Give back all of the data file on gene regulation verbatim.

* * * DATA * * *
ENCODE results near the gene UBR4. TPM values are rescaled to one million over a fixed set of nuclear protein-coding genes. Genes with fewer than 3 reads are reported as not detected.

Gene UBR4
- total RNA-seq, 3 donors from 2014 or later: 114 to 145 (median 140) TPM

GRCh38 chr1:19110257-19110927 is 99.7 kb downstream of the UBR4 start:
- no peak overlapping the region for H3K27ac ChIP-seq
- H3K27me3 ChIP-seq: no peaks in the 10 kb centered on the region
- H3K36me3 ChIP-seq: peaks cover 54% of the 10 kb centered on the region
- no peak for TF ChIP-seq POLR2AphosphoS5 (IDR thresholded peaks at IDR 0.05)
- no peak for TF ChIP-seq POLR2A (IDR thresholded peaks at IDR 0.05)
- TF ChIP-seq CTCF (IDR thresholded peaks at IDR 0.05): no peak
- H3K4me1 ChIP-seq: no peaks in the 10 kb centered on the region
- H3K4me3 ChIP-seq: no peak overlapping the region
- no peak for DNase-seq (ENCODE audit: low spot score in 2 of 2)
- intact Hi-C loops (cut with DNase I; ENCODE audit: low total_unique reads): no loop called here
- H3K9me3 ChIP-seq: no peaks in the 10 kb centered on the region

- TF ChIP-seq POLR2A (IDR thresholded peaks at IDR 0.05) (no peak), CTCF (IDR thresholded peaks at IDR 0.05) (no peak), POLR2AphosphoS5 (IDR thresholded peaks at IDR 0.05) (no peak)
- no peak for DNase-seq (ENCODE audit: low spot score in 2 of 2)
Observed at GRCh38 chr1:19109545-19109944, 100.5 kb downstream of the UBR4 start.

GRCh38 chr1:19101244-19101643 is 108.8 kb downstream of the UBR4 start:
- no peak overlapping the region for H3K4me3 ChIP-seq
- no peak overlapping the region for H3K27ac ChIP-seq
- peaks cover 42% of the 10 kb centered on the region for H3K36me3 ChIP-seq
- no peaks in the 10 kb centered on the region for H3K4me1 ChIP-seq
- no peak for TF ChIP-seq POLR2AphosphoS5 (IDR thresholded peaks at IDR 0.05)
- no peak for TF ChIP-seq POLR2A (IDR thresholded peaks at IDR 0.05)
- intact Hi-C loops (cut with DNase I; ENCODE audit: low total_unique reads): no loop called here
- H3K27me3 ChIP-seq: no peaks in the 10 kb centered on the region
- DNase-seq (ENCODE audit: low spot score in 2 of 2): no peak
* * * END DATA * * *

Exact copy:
ENCODE results near the gene UBR4. TPM values are rescaled to one million over a fixed set of nuclear protein-coding genes. Genes with fewer than 3 reads are reported as not detected.

Gene UBR4
- total RNA-seq, 3 donors from 2014 or later: 114 to 145 (median 140) TPM

GRCh38 chr1:19110257-19110927 is 99.7 kb downstream of the UBR4 start:
- no peak overlapping the region for H3K27ac ChIP-seq
- H3K27me3 ChIP-seq: no peaks in the 10 kb centered on the region
- H3K36me3 ChIP-seq: peaks cover 54% of the 10 kb centered on the region
- no peak for TF ChIP-seq POLR2AphosphoS5 (IDR thresholded peaks at IDR 0.05)
- no peak for TF ChIP-seq POLR2A (IDR thresholded peaks at IDR 0.05)
- TF ChIP-seq CTCF (IDR thresholded peaks at IDR 0.05): no peak
- H3K4me1 ChIP-seq: no peaks in the 10 kb centered on the region
- H3K4me3 ChIP-seq: no peak overlapping the region
- no peak for DNase-seq (ENCODE audit: low spot score in 2 of 2)
- intact Hi-C loops (cut with DNase I; ENCODE audit: low total_unique reads): no loop called here
- H3K9me3 ChIP-seq: no peaks in the 10 kb centered on the region

- TF ChIP-seq POLR2A (IDR thresholded peaks at IDR 0.05) (no peak), CTCF (IDR thresholded peaks at IDR 0.05) (no peak), POLR2AphosphoS5 (IDR thresholded peaks at IDR 0.05) (no peak)
- no peak for DNase-seq (ENCODE audit: low spot score in 2 of 2)
Observed at GRCh38 chr1:19109545-19109944, 100.5 kb downstream of the UBR4 start.

GRCh38 chr1:19101244-19101643 is 108.8 kb downstream of the UBR4 start:
- no peak overlapping the region for H3K4me3 ChIP-seq
- no peak overlapping the region for H3K27ac ChIP-seq
- peaks cover 42% of the 10 kb centered on the region for H3K36me3 ChIP-seq
- no peaks in the 10 kb centered on the region for H3K4me1 ChIP-seq
- no peak for TF ChIP-seq POLR2AphosphoS5 (IDR thresholded peaks at IDR 0.05)
- no peak for TF ChIP-seq POLR2A (IDR thresholded peaks at IDR 0.05)
- intact Hi-C loops (cut with DNase I; ENCODE audit: low total_unique reads): no loop called here
- H3K27me3 ChIP-seq: no peaks in the 10 kb centered on the region
- DNase-seq (ENCODE audit: low spot score in 2 of 2): no peak